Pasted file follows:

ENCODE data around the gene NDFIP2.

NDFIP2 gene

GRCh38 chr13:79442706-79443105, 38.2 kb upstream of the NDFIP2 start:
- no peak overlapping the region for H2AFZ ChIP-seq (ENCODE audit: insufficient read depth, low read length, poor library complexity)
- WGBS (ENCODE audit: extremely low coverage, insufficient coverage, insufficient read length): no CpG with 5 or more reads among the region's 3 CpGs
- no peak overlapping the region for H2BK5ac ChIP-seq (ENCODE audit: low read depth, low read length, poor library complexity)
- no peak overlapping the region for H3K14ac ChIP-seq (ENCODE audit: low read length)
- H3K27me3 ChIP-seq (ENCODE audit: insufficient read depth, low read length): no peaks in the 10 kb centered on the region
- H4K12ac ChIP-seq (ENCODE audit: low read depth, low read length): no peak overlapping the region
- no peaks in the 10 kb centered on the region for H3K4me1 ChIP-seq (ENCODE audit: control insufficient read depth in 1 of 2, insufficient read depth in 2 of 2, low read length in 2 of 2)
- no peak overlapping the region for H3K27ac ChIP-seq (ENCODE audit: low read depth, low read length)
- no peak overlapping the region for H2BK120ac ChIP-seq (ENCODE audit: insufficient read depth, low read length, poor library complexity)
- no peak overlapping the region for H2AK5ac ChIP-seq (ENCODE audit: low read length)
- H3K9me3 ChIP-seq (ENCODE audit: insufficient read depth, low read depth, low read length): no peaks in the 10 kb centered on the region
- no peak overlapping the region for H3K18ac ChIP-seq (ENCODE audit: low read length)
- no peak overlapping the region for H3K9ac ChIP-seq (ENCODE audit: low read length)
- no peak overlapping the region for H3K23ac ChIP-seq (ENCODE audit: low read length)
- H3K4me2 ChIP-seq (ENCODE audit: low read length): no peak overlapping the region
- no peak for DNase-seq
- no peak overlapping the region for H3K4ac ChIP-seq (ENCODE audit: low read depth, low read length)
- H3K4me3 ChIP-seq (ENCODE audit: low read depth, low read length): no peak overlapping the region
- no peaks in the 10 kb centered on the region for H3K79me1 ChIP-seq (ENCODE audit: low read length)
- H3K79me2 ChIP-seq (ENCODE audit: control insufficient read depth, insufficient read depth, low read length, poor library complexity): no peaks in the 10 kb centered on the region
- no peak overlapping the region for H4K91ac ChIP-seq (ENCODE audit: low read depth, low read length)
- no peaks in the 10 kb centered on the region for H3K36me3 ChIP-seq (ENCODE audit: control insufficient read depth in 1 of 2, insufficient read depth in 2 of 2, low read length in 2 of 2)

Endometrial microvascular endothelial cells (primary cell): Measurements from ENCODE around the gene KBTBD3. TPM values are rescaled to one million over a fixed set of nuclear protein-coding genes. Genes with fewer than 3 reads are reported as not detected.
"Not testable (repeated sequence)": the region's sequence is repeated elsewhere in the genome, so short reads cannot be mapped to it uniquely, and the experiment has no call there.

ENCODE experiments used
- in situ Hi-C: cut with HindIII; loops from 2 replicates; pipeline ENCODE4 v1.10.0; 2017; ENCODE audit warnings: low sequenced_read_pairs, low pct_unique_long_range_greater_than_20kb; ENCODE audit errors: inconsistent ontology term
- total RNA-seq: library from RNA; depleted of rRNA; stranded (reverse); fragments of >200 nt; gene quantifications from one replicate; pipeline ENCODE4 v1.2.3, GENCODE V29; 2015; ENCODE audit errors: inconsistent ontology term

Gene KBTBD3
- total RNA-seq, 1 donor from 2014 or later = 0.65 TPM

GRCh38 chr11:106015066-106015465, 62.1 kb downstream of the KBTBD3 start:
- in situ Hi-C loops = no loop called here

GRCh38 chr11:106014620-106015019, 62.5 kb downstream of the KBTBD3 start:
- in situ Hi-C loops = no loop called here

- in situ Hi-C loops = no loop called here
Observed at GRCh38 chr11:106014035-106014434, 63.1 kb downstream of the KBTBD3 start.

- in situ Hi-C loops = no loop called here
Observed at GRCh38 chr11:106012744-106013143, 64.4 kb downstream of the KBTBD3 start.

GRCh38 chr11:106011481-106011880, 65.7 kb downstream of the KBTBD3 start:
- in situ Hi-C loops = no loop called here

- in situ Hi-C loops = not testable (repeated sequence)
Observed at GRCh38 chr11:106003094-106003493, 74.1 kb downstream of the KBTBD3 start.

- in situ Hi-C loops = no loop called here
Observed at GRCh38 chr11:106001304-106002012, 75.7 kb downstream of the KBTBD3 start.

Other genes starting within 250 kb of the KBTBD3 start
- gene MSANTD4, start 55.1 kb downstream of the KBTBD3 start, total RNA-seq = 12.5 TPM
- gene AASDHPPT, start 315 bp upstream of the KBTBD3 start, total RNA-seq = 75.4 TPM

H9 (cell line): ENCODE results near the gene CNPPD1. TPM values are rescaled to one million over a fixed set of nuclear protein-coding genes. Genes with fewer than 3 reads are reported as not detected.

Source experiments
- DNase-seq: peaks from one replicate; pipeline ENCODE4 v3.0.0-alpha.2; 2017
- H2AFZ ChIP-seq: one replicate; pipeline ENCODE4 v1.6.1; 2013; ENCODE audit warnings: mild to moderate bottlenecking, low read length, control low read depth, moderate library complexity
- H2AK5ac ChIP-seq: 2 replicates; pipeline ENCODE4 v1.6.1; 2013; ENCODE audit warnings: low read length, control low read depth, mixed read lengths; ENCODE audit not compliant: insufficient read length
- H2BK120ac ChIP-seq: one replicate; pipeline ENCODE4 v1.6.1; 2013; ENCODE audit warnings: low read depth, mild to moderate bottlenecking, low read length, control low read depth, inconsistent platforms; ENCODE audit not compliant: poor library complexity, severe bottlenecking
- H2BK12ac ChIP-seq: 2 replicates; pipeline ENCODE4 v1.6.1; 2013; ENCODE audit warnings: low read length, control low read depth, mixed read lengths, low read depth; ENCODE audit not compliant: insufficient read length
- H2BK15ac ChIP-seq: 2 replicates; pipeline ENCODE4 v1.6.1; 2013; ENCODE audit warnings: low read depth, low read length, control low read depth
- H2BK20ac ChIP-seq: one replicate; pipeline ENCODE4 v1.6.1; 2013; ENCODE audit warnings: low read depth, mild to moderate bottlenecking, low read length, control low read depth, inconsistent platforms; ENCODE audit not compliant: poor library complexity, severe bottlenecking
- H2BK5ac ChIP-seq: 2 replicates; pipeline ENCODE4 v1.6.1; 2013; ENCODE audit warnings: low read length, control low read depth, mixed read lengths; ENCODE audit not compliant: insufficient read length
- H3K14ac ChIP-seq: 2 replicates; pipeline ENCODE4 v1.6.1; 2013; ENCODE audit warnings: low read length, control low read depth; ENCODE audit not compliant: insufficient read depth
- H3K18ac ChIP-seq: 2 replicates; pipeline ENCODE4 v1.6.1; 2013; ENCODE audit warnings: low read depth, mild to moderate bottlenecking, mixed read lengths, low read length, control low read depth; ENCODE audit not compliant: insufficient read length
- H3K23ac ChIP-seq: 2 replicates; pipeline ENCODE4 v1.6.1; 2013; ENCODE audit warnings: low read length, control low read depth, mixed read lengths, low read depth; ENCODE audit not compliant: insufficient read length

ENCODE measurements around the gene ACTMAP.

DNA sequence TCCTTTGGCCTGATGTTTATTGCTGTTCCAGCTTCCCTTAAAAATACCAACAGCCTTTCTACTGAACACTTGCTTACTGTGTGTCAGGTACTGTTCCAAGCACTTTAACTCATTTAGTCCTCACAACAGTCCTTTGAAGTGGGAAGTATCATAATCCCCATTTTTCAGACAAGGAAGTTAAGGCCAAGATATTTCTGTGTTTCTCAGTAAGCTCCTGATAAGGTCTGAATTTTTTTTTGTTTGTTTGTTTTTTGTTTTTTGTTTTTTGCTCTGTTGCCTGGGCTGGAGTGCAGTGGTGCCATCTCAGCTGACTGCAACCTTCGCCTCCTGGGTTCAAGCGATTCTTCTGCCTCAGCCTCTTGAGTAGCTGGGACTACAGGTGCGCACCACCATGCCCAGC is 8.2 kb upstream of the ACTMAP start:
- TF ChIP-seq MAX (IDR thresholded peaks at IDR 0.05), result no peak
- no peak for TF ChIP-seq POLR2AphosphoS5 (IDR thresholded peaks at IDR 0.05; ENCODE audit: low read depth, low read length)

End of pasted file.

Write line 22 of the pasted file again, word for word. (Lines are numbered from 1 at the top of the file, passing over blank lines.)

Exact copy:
- no peaks in the 10 kb centered on the region for H3K79me1 ChIP-seq (ENCODE audit: low read length)